CEDAR RAPIDS — Construction approved by voters last year in a $49.5 million bond referendum has begun on the College Community School District campus.
The district is undergoing a three- to four-year project addressing needs created from the district’s growing enrollment, which includes more classroom space, security improvements and more community access to the schools.
The construction projects will take place at Prairie Crest, Prairie Heights and Prairie View elementaries and Prairie High School.
“The first part of the plan calls for this work at the high school, and calls for renovations of our three oldest elementary schools,” said Superintendent John Speer.
Phase one of the project got underway in March on the southern side of Prairie High, near Interstate 380, where crews are expanding a parking lot and relocating eight tennis courts, said Steve Doser, communications director for the school district.
The first phase also includes a 500-student cafeteria — to be built at the previous tennis court location — as well as band and choir rooms at the performing arts center, a science wing and additions to the locker rooms in the high school.
The bond issue also will fund fire sprinkler systems, interior walls and improved security systems in all four schools. However, Prairie High School will be the site the “most visible work,” Doser said.
The rest of the work scheduled for phase one is set to begin early this summer, pending the acceptance of bids.
A $49.5 million bond referendum first went to district voters in April 2015, but failed to get the required 60 percent approval. The project then was scaled back to eliminate work at Prairie Creek Intermediate School, and the district paid down some debt. The referendum passed its second attempt in February 2016.
The bond issue anticipated a property tax increase of about $17.50 a year on a home with a taxable assessed value of $100,000, the district said.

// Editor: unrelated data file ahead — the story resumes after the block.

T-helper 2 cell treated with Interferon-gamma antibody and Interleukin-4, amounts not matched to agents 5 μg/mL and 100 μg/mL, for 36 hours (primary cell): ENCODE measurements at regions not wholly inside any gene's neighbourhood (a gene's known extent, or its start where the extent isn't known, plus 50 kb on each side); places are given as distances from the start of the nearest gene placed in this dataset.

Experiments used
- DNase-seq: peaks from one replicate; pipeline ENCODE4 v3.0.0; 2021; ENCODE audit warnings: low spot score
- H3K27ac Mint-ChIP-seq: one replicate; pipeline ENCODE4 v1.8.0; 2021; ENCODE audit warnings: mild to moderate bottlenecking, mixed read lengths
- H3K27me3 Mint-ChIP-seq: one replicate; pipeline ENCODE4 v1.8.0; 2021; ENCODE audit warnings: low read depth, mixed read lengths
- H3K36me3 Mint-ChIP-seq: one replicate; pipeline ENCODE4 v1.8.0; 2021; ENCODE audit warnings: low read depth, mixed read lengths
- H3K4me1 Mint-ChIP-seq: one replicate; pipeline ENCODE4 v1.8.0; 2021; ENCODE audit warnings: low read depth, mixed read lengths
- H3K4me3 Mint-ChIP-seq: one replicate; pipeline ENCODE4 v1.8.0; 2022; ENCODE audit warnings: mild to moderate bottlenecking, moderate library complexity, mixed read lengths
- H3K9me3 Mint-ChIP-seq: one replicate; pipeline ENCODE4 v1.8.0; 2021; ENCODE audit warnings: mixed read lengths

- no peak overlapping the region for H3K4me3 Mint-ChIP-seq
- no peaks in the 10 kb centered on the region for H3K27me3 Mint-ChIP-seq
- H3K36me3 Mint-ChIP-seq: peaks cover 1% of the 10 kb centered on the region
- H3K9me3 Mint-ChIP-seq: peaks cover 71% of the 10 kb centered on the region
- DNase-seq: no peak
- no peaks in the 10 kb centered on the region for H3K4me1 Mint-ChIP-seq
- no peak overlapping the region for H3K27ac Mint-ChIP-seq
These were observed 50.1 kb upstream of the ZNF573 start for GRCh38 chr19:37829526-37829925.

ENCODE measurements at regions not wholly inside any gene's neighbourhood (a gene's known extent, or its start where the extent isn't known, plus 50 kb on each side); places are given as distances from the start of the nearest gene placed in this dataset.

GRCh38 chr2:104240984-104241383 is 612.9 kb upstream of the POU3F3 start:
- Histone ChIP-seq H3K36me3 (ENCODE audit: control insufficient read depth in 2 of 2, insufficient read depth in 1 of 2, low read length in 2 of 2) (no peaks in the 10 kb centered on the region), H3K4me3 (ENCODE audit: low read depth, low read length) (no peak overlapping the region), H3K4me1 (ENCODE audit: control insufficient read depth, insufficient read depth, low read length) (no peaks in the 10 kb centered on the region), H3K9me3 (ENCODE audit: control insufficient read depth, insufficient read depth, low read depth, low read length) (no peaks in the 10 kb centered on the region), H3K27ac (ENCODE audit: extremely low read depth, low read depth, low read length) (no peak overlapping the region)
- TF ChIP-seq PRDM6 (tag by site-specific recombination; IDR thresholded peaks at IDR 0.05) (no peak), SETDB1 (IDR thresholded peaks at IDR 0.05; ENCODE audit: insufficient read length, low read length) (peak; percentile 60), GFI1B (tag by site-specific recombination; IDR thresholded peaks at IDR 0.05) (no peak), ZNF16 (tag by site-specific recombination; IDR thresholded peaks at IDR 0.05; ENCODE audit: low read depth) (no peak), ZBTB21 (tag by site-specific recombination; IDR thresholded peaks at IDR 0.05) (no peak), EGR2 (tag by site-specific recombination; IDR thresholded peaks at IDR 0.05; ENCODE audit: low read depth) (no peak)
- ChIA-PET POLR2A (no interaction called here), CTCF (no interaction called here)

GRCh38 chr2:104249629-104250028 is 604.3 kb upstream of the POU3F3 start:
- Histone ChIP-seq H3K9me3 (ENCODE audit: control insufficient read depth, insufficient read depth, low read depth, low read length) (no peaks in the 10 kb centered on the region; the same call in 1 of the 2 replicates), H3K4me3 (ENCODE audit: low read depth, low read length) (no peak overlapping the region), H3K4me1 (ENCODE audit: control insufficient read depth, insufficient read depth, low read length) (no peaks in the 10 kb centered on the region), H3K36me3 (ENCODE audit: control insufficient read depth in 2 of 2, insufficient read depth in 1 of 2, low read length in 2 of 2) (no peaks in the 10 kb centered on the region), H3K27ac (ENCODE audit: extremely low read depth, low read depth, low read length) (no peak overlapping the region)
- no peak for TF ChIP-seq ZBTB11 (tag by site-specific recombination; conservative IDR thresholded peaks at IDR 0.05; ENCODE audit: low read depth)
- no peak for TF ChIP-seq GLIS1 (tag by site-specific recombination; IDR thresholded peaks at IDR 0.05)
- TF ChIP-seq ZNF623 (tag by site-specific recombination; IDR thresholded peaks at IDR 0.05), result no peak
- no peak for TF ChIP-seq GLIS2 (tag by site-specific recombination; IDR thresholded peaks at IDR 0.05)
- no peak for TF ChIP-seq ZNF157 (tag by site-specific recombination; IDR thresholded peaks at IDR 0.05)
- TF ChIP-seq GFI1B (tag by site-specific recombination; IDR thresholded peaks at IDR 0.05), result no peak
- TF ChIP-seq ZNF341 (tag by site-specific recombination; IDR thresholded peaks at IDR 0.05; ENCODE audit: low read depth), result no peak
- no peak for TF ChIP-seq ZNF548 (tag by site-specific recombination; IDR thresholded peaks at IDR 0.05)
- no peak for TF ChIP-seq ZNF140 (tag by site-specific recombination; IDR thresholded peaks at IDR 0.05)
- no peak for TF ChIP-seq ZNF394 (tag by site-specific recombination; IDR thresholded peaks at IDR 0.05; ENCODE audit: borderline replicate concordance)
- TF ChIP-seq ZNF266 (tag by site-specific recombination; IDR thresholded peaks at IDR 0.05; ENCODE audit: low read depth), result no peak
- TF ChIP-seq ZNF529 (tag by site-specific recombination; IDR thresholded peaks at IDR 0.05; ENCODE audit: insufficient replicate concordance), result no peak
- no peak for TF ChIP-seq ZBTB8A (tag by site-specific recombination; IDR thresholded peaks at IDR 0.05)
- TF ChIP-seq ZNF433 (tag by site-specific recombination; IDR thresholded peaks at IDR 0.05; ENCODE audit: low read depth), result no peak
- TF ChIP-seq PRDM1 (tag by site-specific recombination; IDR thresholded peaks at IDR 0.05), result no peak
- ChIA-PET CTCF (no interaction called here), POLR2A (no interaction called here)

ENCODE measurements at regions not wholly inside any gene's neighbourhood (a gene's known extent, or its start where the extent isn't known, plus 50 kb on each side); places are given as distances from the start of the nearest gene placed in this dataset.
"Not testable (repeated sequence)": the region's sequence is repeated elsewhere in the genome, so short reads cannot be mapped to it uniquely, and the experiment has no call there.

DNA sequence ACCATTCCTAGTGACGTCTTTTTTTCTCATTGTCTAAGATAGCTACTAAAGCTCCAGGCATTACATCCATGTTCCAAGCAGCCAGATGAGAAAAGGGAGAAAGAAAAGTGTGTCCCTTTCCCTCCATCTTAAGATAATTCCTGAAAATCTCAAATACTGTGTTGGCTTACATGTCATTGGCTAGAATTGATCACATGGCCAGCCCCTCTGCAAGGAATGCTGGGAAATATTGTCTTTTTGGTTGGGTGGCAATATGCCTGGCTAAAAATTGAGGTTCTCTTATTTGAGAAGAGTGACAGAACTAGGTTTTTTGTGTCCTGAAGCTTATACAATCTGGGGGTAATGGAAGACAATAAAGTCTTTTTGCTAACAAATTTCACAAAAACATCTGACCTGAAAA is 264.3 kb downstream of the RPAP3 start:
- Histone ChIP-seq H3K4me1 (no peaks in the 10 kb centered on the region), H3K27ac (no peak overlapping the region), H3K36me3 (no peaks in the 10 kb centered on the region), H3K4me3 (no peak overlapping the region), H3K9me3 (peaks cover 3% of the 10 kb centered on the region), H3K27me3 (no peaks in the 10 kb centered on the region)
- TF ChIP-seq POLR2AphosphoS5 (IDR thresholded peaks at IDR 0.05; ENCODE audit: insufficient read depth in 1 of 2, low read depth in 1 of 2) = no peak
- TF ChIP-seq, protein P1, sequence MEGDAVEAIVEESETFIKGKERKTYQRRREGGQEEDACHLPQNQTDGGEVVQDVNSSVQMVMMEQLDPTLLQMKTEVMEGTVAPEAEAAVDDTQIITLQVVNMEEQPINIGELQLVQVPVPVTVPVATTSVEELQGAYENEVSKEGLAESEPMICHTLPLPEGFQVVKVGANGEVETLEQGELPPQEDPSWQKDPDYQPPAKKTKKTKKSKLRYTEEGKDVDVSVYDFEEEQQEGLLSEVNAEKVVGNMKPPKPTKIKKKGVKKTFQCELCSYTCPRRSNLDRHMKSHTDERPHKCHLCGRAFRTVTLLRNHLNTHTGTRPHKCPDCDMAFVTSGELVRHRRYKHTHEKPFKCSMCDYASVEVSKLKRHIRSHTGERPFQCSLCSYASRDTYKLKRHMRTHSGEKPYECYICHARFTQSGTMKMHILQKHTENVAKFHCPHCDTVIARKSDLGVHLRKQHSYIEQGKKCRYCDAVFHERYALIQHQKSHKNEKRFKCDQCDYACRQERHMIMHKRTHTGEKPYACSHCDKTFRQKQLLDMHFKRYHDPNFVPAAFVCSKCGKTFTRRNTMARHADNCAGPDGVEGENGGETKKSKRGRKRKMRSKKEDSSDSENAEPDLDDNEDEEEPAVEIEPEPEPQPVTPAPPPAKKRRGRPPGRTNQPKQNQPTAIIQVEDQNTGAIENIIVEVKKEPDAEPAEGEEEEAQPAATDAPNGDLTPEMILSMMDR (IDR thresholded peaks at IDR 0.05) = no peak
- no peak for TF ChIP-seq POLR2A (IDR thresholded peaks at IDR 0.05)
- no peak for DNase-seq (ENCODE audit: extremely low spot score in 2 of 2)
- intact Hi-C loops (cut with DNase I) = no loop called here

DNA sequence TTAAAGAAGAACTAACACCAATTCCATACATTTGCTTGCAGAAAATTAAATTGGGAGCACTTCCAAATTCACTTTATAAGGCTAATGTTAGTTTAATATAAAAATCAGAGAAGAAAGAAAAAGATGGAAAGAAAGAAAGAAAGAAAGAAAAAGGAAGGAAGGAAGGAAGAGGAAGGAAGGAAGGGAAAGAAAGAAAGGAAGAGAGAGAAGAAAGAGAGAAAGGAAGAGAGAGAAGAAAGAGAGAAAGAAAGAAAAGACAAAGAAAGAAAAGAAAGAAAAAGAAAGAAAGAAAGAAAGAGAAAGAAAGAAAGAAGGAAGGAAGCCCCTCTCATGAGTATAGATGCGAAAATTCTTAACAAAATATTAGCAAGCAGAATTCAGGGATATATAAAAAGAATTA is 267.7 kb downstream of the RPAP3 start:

College Community’s student population totaled 5,605 in fall 2015, according to the district. Officials said the district was continuing to see an increase in enrollment and needed to address the growing pains.
In fall 2014, Sheer said, a facilities group made up of staff, parents and community members came up with a 10-year plan to address critical needs based on expected enrollment growth and engineering assessments of district buildings.
“Our greatest needs were really sixth through 12th, but a couple things had to happen over that 10-year period to kind of ease space issues, which is why the high school came first,” Speer said. “We’re graduating our last class of about 300 this senior class. Every class following them is at or above 400 students. We’ll soon have classes that are 33 percent larger than any that we’ve graduated before.”
Speer said the second half of the 10-year plan envisions a building for fifth and sixth grades.
“Once the second building is constructed, it will allow us to reconfigure our grades so our middle school will go from being a seventh, eighth and ninth building to a seventh-eighth building,” he said.
Details for the construction of the other building on the campus are still being finalized.
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